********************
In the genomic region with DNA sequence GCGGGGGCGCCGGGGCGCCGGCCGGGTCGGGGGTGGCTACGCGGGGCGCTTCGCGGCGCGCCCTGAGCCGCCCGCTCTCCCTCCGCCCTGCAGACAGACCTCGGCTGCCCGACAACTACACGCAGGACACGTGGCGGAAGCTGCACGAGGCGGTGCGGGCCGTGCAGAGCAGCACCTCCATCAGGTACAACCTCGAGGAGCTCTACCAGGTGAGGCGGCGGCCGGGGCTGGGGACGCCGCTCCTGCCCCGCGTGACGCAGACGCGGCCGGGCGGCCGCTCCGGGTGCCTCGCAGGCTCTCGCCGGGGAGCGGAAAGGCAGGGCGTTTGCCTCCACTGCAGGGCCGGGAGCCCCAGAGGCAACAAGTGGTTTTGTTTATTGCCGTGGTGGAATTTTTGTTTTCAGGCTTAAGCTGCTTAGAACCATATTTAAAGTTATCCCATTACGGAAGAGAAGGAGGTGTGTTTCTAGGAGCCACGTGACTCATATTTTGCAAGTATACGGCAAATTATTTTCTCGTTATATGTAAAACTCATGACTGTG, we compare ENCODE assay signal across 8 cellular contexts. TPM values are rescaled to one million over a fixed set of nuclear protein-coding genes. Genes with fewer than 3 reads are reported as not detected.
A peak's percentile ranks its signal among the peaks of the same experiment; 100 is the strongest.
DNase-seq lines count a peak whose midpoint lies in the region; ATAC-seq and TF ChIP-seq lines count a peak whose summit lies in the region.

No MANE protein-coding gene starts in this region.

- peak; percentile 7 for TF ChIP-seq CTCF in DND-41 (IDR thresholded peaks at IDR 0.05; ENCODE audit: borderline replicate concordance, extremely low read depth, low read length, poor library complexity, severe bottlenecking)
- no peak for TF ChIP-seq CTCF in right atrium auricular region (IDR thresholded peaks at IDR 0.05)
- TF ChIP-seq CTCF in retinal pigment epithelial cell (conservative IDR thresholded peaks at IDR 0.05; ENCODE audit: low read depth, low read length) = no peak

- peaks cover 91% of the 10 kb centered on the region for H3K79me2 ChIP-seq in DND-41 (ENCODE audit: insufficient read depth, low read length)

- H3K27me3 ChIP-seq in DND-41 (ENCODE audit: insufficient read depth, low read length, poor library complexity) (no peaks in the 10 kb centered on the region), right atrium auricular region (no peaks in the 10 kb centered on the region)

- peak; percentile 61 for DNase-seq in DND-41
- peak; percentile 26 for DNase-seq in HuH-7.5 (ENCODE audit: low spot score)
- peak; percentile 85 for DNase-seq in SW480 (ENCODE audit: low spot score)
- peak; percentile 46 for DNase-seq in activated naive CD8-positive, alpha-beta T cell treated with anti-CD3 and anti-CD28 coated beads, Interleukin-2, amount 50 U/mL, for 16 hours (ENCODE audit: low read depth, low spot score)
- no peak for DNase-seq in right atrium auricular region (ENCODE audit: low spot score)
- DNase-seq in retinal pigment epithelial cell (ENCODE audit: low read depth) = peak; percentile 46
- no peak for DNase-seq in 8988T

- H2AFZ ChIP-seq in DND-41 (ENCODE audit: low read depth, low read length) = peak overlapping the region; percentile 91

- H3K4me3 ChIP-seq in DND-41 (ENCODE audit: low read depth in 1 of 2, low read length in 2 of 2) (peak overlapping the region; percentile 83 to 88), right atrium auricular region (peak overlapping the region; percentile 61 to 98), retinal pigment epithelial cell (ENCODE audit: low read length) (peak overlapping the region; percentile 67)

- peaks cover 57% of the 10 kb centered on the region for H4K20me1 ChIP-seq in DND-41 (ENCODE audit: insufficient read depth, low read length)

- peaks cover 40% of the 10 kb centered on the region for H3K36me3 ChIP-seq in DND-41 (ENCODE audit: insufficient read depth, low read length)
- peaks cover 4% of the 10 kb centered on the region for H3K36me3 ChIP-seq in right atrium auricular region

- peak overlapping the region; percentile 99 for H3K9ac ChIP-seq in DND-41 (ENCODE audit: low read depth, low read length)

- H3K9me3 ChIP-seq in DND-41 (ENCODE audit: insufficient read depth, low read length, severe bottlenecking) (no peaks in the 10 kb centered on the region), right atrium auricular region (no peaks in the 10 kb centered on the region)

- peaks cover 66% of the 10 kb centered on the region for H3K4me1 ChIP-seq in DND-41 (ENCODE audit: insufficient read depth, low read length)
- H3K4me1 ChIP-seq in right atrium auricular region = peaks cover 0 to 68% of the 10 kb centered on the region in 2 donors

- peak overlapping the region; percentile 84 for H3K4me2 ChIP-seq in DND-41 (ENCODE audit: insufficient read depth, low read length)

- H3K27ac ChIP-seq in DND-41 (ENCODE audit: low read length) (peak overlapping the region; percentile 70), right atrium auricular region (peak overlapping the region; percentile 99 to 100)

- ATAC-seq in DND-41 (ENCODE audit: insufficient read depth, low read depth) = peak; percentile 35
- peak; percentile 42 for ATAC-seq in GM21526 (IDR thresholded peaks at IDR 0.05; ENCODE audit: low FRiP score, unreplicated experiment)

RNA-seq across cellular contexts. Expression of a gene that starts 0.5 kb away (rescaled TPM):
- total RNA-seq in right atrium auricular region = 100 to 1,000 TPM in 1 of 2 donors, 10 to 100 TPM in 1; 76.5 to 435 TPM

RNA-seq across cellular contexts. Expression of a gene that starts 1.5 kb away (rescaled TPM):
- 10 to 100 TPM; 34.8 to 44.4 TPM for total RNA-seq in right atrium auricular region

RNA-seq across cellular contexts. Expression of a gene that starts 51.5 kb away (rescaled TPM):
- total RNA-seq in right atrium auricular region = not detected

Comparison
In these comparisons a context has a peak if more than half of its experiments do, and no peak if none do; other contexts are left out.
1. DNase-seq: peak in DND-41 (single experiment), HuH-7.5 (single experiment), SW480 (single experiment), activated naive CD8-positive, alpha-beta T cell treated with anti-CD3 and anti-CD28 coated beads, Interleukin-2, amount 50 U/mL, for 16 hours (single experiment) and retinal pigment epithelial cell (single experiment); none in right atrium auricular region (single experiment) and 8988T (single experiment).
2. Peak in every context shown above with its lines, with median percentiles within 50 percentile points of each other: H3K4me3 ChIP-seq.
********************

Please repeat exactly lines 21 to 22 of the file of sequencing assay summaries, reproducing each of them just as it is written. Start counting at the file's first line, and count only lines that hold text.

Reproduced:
- peaks cover 4% of the 10 kb centered on the region for H3K36me3 ChIP-seq in right atrium auricular region

- peak overlapping the region; percentile 99 for H3K9ac ChIP-seq in DND-41 (ENCODE audit: low read depth, low read length)